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How are Categorical Features represented? (Explain both one-hot and ordinal encoding)

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Categorical features are features that can take a limited, and usually a fixed number of possible values. For example: colors in a rainbow, gender, size of a t-shirt etc. There are two types of categorical features:

(a) Nominal features

(b) Ordinal features

Nominal features correspond to features where there is no inherent ordering between different values. For example: gender, color etc. These features can be represented using one hot encoding, also known as one-of-k encoding. Under this encoding, each category is represented by a dummy variable that can be either a 0 or 1, denoting the absence or presence of the category. Here, “one-hot” refers to the fact that only one of these dummy variables can be 1 at a given time. For example: Gender (Male/Female/Other) can be represented using 3 dummy variables (<1,0,0> (Male), <0,1,0> (Female), <0,0,1> (Other)).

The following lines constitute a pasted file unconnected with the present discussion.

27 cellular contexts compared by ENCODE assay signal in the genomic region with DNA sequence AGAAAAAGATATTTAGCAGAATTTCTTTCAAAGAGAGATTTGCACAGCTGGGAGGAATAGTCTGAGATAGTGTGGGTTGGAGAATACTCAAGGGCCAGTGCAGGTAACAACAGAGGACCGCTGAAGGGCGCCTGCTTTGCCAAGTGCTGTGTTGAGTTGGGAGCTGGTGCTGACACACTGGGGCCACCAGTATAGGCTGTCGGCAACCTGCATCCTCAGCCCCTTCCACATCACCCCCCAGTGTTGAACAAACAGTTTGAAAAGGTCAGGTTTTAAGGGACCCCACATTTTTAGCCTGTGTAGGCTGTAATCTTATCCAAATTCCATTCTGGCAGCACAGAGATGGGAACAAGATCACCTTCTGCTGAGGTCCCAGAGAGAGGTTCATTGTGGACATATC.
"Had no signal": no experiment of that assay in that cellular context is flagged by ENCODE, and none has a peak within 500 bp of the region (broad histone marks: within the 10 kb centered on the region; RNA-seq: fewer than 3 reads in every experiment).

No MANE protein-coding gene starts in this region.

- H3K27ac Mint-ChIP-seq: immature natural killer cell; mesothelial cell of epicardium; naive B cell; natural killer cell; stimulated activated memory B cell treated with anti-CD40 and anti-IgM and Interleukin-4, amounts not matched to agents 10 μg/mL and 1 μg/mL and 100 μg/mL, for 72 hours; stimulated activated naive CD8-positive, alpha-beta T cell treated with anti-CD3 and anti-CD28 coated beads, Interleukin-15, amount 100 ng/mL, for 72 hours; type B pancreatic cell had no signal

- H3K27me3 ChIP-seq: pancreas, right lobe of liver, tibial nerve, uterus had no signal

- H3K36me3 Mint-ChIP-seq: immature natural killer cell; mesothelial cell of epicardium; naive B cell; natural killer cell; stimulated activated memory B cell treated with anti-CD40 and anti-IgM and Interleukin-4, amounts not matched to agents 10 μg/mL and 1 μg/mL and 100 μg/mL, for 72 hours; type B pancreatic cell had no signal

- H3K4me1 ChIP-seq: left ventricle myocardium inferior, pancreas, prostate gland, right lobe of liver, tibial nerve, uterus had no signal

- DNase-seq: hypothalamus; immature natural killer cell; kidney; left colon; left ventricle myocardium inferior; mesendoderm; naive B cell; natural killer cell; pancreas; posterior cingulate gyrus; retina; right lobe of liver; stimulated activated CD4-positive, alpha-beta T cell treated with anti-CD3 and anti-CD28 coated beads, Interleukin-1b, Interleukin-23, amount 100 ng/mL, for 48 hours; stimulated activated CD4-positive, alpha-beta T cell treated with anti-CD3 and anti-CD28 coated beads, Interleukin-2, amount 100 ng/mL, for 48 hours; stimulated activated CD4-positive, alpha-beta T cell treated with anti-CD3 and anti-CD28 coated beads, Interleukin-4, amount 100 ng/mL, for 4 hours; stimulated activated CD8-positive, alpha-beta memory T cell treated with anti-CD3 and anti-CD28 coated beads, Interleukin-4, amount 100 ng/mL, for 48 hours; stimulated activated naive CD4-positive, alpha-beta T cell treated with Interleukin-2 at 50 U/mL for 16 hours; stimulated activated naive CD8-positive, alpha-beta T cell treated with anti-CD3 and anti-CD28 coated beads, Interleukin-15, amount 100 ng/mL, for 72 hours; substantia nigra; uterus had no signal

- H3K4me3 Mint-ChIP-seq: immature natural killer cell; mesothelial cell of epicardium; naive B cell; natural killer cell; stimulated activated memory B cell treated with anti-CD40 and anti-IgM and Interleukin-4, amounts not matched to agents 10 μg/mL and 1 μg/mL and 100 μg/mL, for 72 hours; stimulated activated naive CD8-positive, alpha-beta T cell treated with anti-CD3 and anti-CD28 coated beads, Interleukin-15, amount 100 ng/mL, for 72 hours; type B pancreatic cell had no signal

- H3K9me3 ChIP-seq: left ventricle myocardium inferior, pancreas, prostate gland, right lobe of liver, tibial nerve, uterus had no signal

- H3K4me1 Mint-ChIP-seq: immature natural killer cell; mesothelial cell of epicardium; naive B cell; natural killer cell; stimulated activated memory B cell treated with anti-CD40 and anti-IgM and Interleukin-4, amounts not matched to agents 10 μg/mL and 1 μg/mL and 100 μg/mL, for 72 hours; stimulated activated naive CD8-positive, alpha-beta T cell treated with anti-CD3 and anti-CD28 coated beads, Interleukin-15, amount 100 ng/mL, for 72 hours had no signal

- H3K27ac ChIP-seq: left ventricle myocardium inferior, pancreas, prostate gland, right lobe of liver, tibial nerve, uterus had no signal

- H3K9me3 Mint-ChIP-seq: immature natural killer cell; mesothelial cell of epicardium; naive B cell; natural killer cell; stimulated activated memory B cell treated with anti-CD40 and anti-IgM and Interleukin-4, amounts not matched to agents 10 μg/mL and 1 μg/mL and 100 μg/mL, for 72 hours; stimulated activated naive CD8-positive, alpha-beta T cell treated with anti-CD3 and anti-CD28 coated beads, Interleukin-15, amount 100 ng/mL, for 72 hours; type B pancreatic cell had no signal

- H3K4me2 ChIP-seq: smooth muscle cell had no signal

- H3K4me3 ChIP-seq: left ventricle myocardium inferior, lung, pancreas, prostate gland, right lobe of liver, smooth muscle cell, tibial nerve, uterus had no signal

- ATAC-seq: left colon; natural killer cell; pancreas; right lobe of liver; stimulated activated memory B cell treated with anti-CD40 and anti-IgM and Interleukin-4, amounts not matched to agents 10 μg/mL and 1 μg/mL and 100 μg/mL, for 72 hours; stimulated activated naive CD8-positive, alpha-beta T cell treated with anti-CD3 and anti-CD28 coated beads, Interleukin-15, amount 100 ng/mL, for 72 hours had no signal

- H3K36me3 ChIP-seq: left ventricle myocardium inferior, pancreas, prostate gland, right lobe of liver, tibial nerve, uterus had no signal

The primary disadvantage of using nominal features is the explosion of the feature set, especially if the number of unique possible values is large.

Ordinal features are categorical features that have an inherent ordering to them. For example: the size of a t-shirt. Such features are represented using integers, where the natural ordering of the integers are used to represent the underlying ordinal relationship. For example, we can map Size (Small/Medium/Large) to (1/2/3). 

The disadvantage of using Ordinal features is that the difference between two representative integers might not be a true representation of the ordinal difference between the raw features. 

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